Jay Winer, A.J. Properties

Professional life for Jay Winer started early. His family founded the National Plastic Products Co., which relocated from Baltimore to Odenton in 1943. The company was later known as Nevamar, which was Anne Arundel County’s largest employer at that time. In 1961, the company was sold to the Humble Oil Co., which became Exxon.

In the 1940’s, Winer’s family bought the land that was originally intended to house Nevamar workers and became Piney Orchard. Later Savage Mill was added.

Winer graduated from college in 1969 and founded A.J. Properties in 1983 as he and his family developed Odenton Town Center and worked on other projects. Today, he’s transitioning toward “working less, but staying involved in our business community.”

Will we see positive changes as the world moves out of COVID-19?

I certainly hope so, though it is going to be a difficult and painful time for a while to come. We will all need to embrace creative and flexible solutions for each other. The need for large office space in particular may well be changed forever, given the ability of much of the workforce to work from home. There will be a need to accommodate and nurture new start-up businesses for many workers who became displaced from their jobs due to the pandemic.

How has A.J. Properties worked with tenants since the pandemic shutdown?

Almost all of our tenants and small businesses are hurting. Our team has worked with every tenant individually, first to help with garnering resources and assistance from federal, state, and local loan and grant programs. This helped many receive payroll and rent assistance.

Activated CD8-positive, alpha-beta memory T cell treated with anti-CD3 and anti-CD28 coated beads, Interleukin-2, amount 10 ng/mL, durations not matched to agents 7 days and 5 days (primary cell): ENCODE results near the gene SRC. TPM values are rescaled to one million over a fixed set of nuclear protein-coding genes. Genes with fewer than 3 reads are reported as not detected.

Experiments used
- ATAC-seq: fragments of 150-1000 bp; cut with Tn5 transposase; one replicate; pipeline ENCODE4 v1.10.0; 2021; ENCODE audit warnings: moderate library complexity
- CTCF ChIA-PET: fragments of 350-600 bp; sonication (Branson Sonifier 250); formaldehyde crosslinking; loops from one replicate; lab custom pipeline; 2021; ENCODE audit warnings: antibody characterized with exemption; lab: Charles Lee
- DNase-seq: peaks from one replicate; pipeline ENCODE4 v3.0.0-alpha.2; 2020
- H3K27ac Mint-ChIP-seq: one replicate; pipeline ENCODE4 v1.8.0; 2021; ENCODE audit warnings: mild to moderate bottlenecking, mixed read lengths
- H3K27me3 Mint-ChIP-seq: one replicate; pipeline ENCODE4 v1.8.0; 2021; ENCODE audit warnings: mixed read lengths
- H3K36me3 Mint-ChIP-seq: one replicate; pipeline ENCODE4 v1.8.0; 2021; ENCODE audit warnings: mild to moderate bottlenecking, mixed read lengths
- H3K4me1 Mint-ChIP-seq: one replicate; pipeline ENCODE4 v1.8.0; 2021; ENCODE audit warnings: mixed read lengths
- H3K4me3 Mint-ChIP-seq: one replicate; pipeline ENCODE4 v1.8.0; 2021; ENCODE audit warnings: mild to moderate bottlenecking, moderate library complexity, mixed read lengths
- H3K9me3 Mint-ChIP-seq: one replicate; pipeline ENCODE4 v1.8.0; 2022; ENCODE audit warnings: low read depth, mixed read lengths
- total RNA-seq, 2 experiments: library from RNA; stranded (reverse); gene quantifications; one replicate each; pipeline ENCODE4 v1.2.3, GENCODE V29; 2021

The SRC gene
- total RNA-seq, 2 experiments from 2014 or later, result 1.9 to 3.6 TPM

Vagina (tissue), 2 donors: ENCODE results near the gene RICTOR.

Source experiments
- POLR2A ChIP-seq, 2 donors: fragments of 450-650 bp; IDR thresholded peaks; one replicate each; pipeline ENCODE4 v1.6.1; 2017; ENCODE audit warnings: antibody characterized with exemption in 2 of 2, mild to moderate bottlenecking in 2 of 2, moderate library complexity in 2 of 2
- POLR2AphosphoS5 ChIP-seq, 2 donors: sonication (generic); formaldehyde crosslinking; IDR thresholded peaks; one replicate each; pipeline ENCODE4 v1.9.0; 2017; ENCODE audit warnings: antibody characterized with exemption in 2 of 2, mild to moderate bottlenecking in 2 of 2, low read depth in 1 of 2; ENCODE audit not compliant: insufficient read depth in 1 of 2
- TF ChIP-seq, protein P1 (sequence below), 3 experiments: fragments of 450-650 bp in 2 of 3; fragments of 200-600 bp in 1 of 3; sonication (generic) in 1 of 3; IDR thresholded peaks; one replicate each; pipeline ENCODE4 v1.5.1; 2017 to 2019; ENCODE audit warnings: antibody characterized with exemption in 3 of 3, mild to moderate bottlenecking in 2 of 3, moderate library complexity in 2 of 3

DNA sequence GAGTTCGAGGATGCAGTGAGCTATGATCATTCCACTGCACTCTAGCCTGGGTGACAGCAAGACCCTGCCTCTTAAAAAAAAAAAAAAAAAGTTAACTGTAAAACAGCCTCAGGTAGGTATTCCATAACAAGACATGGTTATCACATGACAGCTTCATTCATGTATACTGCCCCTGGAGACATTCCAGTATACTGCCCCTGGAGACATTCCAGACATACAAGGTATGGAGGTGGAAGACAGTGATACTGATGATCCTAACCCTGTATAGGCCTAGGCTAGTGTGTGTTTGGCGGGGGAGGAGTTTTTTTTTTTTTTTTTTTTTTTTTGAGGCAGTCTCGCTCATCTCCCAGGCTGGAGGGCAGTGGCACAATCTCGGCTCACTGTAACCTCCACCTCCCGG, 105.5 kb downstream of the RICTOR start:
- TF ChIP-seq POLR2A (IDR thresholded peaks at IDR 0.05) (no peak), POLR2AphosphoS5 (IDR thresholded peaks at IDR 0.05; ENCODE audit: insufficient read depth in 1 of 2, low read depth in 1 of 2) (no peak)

Have you made allowances for your tenants?

We’ve allowed for rent payment according to ability to pay, without penalty. Since every tenant will be able to open and operate on different schedules, we will be establishing individually-tailored payments going forward. We have a unique relationship with our tenants and their long-term success is essential to our own. It’s been appalling to see some landlords be inflexible and threatening if full rent is not collected during the pandemic.

What are your plans for Savage Mill?

We have a vibrant, varied mix of more than 65 tenants at the Mill. The property is a true business incubator for so many types of businesses that help us continue to be a strong destination for visitors. Many of our tenants are now able to operate in some fashion.

Is there an upside to the exit Rams Head Tavern?

The available restaurant space is a fully-renovated, three-level restaurant space, with multiple outdoor dining areas, a completely-outfitted kitchen and dining room equipment, fixtures and furniture in place. We’ve received great interest already and we look forward to an exciting food and bar offering there very soon to add to our other restaurant and bakery offerings at Historic Savage Mill.

What do you think of the progress of Odenton Town Center (OTC)?

We’ve come a long way in the last almost 30 years since the very first serious plans were created for the project. Residential development has brought a sense of community to the area we always hoped for. Unfortunately, during this same time, commercial development took place in surrounding areas and the plan for OTC as a major commercial hub had to be adjusted.